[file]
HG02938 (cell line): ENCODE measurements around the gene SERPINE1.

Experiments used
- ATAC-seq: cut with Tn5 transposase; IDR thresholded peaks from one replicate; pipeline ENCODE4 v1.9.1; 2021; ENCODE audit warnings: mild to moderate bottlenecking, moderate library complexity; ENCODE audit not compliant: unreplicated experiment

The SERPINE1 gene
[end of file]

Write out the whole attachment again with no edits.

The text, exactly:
HG02938 (cell line): ENCODE measurements around the gene SERPINE1.

Experiments used
- ATAC-seq: cut with Tn5 transposase; IDR thresholded peaks from one replicate; pipeline ENCODE4 v1.9.1; 2021; ENCODE audit warnings: mild to moderate bottlenecking, moderate library complexity; ENCODE audit not compliant: unreplicated experiment

The SERPINE1 gene